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Targeting Raf by Allosteric Inhibition Offers New Therapeutic Opportunities in Oncology

David Cheresh, Ph.D., Moores Cancer Center

April 21, 2011
20 minutes
David Cheresh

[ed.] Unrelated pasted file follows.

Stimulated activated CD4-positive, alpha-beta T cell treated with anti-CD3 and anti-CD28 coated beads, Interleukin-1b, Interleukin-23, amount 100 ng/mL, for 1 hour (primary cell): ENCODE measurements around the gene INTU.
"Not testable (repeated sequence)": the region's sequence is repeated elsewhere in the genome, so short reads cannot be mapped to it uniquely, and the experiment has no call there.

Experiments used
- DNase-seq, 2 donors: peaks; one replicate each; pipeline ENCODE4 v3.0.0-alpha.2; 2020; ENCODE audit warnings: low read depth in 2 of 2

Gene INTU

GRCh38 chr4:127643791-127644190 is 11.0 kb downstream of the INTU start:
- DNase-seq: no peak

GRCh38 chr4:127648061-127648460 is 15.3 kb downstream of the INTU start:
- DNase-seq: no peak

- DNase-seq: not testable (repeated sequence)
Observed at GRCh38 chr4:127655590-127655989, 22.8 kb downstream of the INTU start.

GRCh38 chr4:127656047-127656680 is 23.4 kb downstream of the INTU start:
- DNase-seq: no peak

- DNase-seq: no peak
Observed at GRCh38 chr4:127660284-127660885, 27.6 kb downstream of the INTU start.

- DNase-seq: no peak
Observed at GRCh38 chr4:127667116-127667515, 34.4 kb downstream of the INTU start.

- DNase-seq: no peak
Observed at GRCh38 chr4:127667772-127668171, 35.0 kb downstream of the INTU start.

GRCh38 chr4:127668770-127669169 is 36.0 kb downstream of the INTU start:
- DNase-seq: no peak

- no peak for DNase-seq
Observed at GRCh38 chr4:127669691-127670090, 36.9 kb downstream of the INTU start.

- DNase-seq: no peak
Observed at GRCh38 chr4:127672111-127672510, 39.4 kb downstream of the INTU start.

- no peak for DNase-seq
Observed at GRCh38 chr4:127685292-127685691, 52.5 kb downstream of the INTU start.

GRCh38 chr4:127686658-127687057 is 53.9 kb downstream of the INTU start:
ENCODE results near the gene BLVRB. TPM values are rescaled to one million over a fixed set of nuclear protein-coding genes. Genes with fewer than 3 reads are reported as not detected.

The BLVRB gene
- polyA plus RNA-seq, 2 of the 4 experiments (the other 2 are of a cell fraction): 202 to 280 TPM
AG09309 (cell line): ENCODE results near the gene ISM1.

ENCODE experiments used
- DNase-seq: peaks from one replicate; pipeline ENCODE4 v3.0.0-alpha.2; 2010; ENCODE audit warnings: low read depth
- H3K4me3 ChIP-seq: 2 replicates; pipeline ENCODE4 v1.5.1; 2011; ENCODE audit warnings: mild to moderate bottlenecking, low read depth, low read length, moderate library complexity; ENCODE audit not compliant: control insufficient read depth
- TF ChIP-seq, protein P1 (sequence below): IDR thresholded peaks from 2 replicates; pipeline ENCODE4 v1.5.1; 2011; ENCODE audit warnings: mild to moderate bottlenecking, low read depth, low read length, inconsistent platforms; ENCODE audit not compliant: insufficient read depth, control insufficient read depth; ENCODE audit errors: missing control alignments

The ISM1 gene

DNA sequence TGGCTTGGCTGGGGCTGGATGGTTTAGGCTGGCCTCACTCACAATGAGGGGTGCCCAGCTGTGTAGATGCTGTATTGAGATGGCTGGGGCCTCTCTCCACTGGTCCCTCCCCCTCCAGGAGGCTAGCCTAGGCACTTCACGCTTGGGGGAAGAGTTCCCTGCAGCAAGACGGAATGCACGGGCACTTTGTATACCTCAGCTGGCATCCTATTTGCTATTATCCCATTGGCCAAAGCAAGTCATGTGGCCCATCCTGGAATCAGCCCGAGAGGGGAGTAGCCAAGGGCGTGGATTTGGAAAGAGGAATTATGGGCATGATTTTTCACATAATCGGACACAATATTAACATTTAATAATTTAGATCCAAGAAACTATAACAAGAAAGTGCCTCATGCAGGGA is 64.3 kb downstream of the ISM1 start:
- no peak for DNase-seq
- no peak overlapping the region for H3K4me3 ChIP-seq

David Cheresh studies the mechanism of action of signaling networks that regulate cancer growth and metastasis and focuses on new strategies for biologically-based drug development. In particular, he studies how integrins and growth factor receptors promote, cell survival, angiogenesis and tumor invasion. His work has lead to the development of several drugs now in various stages of clinical development. Cheresh together with scientists at Applied Molecular Evolution developed a humanized antibody (Vitaxin) directed to integrin avb3 which is now being developed by Astra Zeneca. In collaboration with Merck Darmstadt, Cheresh developed an integrin antagonist (Cilengitide) targeting integrins anb3 and anb5 that has now produced significant survival benefit in glioblastoma patients and has lead to the first integrin targeted drug to enter Phase III clinical trials for cancer. David Cheresh was the scientific founder of TargeGen a San Diego based biotechnology company which developed a number of small molecules based in part on discoveries made in the Cheresh laboratory. Recently, TargeGen was acquired by Sanofi Aventis who is developing a highly selective JAK2 inhibitor discovered by TargeGen scientists. Most recently, Cheresh and his colleagues have developed a novel scaffold based chemistry approach to stabilize kinases in their inactive state. These studies have lead to the discovery of a first in class Raf inhibitor that has distinct advantages relative to ATP mimetics of RAF. Cheresh and his colleagues at UCSD have founded a new start up company (Kinagen) which focuses on the discovery of allosteric inhibitors of kinases such as those targeting Raf and other important molecules/pathways relevant to cancer and inflammatory disease.